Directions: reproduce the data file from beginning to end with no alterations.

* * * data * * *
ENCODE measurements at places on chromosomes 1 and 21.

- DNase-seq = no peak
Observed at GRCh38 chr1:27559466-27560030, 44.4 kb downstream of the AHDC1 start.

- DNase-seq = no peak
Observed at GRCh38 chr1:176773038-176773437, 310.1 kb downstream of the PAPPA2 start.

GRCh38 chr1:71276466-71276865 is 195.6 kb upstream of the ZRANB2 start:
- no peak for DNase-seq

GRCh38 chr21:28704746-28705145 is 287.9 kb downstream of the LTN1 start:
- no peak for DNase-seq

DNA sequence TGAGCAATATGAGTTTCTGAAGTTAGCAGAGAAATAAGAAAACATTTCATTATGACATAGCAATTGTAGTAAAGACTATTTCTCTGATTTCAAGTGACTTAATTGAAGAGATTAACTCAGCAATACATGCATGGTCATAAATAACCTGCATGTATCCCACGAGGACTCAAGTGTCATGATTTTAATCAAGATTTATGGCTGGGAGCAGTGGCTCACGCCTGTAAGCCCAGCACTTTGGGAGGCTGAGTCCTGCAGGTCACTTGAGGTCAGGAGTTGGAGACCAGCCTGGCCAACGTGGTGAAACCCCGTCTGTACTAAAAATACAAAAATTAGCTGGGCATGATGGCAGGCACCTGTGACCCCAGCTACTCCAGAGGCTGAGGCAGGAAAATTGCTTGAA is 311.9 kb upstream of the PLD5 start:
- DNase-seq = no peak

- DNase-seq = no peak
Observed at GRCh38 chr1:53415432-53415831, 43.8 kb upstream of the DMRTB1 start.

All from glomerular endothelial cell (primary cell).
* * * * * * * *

ENCODE measurements at places on chromosomes 1 and 21.

- DNase-seq = no peak
Observed at GRCh38 chr1:27559466-27560030, 44.4 kb downstream of the AHDC1 start.

- DNase-seq = no peak
Observed at GRCh38 chr1:176773038-176773437, 310.1 kb downstream of the PAPPA2 start.

GRCh38 chr1:71276466-71276865 is 195.6 kb upstream of the ZRANB2 start:
- no peak for DNase-seq

GRCh38 chr21:28704746-28705145 is 287.9 kb downstream of the LTN1 start:
- no peak for DNase-seq

DNA sequence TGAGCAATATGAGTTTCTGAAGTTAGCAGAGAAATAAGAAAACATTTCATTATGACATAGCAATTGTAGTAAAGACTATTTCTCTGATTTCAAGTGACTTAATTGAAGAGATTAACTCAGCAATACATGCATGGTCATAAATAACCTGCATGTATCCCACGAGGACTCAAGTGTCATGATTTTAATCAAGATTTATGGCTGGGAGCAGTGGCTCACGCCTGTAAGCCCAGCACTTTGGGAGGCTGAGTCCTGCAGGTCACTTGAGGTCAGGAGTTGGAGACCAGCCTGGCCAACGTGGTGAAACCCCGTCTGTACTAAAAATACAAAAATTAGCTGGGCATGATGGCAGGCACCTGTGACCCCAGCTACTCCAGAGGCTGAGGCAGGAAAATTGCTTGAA is 311.9 kb upstream of the PLD5 start:
- DNase-seq = no peak

- DNase-seq = no peak
Observed at GRCh38 chr1:53415432-53415831, 43.8 kb upstream of the DMRTB1 start.

All from glomerular endothelial cell (primary cell).